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How to Deal With Negative People Who Can Be a Drain on Your Self Confidence http://www.budbilanich.com/how-to-deal-with-negative-people-who-can-be-a-drain-on-your-self-confidence/ http://www.budbilanich.com/how-to-deal-with-negative-people-who-can-be-a-drain-on-your-self-confidence/#respond Wed, 05 Aug 2015 12:10:26 +0000 http://www.budbilanich.com/?p=7902

My talk on self confidence is by far the most requested of my presentations.  I did one last week and have another scheduled for next week.  It seems that lots of people are looking for ways to boost their self confidence.  Members of my career mentoring site will tell you that I offer three bits of advice when it comes to self confidence…

  • Choose optimism.  Believe that things will work out, then do the work necessary to make good things happen.
  • Hang around with positive people, jettison the negative people in your life.
  • Face your fears and act.

But, as this article points out, you can’t always avoid or rid yourself of all of the negative people.  Sometimes you just have to deal with them.

In general, I like the advice in this article.  However, I do take issue with the fourth piece of advice, “If only [name] had the experience/wisdom/work ethic that you did!”  To me, there are two problems here:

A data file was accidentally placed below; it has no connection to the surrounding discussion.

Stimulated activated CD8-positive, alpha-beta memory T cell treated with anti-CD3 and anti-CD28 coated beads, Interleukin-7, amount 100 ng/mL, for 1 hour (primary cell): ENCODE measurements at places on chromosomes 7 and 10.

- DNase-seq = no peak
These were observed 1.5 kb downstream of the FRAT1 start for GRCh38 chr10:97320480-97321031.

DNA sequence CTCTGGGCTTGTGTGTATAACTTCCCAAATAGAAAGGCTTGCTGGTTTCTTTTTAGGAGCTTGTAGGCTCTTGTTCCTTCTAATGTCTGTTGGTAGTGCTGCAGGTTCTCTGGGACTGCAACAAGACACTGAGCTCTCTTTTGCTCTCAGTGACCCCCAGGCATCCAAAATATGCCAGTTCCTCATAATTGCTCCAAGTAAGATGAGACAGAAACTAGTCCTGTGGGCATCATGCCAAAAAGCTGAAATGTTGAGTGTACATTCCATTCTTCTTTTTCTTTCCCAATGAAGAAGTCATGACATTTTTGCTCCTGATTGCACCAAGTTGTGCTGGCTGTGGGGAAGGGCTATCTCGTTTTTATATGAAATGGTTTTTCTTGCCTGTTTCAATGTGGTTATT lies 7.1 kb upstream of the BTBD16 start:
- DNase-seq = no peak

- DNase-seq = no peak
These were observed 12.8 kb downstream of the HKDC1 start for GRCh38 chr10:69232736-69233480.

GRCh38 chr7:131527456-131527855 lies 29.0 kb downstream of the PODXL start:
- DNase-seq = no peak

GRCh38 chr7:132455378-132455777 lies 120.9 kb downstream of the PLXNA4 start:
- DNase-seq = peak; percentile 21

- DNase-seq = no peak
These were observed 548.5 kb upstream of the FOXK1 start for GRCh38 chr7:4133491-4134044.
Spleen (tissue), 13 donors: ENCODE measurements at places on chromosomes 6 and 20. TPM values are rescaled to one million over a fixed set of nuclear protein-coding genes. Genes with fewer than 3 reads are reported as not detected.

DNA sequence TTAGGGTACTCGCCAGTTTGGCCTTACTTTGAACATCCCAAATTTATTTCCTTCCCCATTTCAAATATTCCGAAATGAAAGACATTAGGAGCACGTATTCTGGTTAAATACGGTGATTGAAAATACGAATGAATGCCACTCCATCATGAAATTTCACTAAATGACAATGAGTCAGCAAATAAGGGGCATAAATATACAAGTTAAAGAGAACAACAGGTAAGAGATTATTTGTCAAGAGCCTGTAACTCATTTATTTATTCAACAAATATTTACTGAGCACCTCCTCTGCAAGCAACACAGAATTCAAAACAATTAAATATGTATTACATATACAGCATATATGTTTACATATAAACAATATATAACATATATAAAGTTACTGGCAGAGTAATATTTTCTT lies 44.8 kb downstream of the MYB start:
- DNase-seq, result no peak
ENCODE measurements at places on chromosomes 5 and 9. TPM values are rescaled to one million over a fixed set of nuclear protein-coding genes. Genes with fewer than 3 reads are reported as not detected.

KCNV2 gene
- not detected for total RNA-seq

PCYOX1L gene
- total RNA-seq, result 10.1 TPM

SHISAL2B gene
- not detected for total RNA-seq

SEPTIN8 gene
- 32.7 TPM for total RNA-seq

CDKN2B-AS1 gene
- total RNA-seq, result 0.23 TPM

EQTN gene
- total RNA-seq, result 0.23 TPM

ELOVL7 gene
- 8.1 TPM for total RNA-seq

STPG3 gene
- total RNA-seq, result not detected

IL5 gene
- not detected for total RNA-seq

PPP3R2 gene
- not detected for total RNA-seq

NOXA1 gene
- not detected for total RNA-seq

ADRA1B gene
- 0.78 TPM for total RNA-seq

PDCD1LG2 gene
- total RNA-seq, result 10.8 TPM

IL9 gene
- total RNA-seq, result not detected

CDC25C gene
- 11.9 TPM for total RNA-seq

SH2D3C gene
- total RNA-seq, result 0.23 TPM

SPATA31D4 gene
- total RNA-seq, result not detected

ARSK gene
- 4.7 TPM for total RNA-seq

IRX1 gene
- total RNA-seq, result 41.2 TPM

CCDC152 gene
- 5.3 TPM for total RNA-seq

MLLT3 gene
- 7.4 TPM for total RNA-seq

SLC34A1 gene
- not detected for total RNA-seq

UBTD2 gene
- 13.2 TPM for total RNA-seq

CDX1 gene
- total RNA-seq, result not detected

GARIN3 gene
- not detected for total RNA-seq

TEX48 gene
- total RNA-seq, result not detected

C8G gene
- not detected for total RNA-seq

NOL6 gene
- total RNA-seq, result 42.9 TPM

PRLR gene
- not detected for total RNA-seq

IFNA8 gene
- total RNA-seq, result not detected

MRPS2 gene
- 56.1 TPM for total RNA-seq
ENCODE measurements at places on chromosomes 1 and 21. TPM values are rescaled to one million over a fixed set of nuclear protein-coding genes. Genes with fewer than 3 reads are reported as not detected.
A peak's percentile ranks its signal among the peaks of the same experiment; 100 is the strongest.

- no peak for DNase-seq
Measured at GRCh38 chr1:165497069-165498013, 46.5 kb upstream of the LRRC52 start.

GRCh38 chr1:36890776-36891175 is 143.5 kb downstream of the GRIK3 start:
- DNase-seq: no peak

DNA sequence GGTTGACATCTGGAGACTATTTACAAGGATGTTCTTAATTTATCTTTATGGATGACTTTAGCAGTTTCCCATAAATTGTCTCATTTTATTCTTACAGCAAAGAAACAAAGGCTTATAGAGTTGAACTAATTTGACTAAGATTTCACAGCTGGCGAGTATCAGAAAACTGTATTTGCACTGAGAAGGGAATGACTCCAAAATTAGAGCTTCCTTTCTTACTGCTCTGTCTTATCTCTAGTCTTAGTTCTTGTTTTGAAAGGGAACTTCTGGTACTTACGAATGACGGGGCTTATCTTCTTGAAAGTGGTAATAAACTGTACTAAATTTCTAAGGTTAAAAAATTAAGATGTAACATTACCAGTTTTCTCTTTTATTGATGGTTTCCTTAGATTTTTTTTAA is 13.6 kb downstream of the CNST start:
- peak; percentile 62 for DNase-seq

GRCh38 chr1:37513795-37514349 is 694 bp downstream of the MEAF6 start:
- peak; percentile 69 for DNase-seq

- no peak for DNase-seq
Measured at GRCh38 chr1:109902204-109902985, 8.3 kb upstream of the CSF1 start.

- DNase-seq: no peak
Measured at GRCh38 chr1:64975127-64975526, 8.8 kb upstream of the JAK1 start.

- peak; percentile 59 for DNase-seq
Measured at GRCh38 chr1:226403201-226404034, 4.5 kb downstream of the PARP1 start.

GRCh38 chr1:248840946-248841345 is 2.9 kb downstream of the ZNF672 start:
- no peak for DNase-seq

• First, you’re validating a complaint about another person when you don’t have all of the information about the situation.
  • Second, you’re engaging in gossip — never a good thing.

I like the other advice in the article because it demonstrates that you’re listening and have some degree of empathy for the person who is complaining.  I really like the fifth piece of advice, “Please, correct me if I’m wrong, but it sounds like you’re upset because…” Reflective listening is a great way to shut down negative conversations.  It shows the other person that you get what he or she is complaining about without validating it or engaging in gossip.

Take another look at the article and try out some of these tactics the next time you have to deal with a consistent whiner.

Your career mentor,

Bud

PS: I write this blog to help people create the life and career success they want and deserve. Now I’m going one step further. I’ve created a membership site in which I’ve pulled together my best thoughts on success. And, as a reader of this blog, you can become a member for free. Just go to www.BudBilanich.com/join to claim your free membership. You’ll be joining a vibrant and growing community of success minded professionals. I hope to see you there.